MADISON, Wis. (AP) — Milk sales set records in 2014, but plummeting prices are forcing some dairy farmers to spill the surplus down the drain.
Already disheartened by the current glut, which is due to global factors and overproduction, dairy farmers say they worry that futures markets predict dwindling prices in 2015. Over in the dairy aisle, though, shoppers are milking savings by the gallon.
"I guess I'm sorry if I'm hurting the farmer or the middleman, but I'm certainly delighted to pay under $3 a gallon," said Michael Kleinhenz, of Madison, Wisconsin.
Dairy farmers recognize the volatility of the industry. Less than a year ago, they struggled to meet global demand and milk prices climbed to record highs — about $25 per hundredweight, or roughly the equivalent of a 10-gallon tank, according to Mark Stephenson, director of dairy policy analysis at the University of Wisconsin.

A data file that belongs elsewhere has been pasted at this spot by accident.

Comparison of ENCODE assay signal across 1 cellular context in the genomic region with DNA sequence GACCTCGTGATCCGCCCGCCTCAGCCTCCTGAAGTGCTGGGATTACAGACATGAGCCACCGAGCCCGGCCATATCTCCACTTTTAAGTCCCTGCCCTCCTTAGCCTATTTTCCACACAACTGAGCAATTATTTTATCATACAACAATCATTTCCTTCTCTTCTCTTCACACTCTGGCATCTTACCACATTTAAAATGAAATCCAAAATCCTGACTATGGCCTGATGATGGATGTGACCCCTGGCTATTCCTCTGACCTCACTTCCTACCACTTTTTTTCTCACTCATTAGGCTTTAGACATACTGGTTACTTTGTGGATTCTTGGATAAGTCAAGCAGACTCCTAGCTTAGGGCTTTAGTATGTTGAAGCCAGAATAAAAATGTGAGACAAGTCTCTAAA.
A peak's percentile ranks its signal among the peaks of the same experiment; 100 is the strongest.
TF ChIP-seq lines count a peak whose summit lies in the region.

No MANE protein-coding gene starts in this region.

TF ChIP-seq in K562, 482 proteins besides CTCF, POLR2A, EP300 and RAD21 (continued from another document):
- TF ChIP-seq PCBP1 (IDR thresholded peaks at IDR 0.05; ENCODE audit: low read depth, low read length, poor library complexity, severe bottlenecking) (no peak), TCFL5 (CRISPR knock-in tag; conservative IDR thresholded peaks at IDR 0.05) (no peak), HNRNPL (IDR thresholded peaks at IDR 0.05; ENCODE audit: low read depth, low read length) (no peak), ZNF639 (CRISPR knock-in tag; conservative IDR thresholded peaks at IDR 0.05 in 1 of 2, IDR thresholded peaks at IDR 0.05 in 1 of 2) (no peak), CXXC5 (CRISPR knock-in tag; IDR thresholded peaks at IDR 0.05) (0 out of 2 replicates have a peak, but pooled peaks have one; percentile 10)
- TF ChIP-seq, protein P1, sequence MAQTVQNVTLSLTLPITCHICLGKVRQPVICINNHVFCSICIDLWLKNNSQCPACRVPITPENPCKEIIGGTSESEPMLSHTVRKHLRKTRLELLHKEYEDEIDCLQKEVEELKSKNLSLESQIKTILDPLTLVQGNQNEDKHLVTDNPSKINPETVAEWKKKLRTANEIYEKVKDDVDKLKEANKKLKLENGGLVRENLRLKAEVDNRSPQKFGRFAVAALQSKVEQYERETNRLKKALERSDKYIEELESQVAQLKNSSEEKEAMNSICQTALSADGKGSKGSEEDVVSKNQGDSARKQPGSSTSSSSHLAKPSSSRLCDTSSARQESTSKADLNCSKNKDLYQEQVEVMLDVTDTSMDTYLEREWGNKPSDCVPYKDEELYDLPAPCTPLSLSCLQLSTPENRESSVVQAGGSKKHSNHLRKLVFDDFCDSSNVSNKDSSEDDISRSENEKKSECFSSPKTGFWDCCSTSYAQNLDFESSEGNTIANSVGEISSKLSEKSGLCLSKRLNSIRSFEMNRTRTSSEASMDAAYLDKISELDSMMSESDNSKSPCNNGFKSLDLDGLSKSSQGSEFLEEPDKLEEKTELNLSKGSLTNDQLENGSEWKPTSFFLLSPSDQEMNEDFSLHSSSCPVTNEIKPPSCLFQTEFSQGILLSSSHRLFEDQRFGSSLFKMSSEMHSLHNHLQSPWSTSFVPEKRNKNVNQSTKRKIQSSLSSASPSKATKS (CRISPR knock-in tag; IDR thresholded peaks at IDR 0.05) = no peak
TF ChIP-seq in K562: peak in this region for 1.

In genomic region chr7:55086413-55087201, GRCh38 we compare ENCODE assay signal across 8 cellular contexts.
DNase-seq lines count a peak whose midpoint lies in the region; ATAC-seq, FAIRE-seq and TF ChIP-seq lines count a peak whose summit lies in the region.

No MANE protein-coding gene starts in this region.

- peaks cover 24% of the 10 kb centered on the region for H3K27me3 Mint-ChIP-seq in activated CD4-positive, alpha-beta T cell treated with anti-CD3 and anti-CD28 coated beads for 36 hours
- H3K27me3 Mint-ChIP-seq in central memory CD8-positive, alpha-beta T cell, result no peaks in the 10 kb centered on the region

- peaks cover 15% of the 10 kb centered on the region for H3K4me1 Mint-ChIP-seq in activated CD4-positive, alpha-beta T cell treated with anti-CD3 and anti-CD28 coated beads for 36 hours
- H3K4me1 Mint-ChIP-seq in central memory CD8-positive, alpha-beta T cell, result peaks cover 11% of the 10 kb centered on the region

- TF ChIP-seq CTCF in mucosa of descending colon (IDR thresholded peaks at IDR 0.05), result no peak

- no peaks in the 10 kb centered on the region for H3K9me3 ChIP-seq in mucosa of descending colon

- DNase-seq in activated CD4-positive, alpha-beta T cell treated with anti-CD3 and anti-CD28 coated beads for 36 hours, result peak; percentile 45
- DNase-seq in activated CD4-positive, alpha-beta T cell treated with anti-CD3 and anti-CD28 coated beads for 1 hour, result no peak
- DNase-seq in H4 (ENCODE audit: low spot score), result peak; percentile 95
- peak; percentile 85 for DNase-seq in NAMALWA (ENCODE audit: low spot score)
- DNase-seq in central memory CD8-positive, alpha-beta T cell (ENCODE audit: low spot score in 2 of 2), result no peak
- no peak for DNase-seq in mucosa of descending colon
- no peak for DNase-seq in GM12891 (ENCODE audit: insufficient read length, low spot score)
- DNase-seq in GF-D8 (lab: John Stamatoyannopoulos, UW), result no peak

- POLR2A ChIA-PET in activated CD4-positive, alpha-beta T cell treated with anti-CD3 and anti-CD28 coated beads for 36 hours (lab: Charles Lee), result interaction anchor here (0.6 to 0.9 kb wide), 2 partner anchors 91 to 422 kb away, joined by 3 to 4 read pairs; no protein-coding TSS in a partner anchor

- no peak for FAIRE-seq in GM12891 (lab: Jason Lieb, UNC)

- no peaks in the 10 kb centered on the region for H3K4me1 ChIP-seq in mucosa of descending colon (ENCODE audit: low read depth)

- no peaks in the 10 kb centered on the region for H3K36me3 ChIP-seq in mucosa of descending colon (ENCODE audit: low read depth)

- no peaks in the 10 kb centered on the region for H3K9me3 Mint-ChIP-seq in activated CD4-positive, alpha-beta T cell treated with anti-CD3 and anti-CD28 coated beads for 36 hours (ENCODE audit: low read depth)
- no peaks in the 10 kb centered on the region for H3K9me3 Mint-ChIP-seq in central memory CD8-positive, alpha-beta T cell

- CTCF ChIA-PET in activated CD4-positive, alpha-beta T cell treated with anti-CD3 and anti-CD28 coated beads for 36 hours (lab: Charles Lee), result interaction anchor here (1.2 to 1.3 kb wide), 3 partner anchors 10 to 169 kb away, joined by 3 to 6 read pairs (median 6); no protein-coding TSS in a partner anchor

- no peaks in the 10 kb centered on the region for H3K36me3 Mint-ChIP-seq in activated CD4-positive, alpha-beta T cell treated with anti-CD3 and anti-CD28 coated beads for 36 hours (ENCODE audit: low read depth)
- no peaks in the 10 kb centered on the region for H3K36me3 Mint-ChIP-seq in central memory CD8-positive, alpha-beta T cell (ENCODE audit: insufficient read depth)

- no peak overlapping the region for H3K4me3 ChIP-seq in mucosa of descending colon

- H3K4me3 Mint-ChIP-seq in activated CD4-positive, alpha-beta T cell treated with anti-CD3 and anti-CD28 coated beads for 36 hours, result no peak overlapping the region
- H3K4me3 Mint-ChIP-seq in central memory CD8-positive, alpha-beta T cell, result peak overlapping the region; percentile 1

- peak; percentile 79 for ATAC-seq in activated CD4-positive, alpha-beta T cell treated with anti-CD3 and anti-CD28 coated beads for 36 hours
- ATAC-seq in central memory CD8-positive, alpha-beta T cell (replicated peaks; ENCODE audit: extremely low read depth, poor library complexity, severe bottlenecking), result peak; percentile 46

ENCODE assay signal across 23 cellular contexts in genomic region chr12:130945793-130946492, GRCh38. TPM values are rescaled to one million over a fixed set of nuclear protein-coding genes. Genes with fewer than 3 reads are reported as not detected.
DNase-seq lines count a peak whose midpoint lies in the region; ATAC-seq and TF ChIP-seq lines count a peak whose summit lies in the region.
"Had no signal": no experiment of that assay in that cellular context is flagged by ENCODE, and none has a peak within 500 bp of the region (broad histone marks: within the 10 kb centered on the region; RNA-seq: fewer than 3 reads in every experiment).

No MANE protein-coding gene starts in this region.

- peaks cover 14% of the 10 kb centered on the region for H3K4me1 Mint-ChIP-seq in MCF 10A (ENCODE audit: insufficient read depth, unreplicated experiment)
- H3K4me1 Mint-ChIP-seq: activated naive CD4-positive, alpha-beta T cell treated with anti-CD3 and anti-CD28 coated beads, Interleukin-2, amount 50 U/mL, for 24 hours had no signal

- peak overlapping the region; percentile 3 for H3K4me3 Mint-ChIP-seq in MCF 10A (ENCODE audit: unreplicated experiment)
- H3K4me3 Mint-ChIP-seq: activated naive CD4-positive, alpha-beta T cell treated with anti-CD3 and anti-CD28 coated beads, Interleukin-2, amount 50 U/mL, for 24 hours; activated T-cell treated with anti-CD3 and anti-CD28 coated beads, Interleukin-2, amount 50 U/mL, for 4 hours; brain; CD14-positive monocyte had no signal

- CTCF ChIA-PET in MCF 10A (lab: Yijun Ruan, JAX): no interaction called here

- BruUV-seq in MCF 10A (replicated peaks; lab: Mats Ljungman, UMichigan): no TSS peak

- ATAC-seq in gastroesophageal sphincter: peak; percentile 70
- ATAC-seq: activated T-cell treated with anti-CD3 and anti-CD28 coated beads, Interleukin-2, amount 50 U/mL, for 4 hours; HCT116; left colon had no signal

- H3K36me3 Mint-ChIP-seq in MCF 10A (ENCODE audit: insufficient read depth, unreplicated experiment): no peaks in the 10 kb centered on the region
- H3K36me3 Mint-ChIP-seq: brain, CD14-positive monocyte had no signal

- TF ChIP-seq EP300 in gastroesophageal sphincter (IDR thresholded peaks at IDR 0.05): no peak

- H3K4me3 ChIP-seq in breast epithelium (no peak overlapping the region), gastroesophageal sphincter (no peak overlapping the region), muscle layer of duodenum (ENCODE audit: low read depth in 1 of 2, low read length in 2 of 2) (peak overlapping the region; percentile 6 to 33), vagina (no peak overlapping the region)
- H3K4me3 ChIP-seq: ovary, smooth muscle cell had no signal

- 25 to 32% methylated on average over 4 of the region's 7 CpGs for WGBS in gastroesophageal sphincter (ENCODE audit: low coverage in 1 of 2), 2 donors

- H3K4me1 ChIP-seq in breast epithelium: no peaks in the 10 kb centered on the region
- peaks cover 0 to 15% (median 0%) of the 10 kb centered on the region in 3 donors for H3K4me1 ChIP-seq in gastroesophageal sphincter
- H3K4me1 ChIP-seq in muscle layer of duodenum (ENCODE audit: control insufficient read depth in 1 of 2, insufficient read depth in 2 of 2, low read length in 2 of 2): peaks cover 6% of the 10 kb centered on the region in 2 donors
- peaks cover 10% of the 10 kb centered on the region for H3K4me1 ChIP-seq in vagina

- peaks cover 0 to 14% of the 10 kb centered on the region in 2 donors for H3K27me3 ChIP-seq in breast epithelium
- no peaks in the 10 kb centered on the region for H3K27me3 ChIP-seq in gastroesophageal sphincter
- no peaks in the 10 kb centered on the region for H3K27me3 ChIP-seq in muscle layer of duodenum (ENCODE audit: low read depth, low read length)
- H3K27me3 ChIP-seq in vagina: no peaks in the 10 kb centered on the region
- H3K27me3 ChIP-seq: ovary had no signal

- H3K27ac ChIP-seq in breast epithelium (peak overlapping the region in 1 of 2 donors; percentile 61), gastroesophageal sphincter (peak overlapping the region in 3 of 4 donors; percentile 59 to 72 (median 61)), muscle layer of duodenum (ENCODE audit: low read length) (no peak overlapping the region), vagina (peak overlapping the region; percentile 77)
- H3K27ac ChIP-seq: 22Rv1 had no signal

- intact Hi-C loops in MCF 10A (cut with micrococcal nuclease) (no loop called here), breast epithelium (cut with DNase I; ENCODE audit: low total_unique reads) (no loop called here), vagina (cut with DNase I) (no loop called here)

So, many farmers bought new equipment and expanded their herds to meet demand. But when China pulled back on its dairy imports after stockpiling milk powder and Russia imposed sanctions against the U.S. by halting trade, dairy farmers nationwide were left with a surplus, Stephenson said.
"We were told to bring everything to a screeching halt," said Norbert Hardtke, director of milk marketing at Family First Dairy Cooperative in Madison, Wisconsin.
Every state has some dairy production, but California and Wisconsin anchor the country's supply. The milk glut reached its peak in the Northeast over the holidays, when cooperatives asked farms to pour out some of their milk.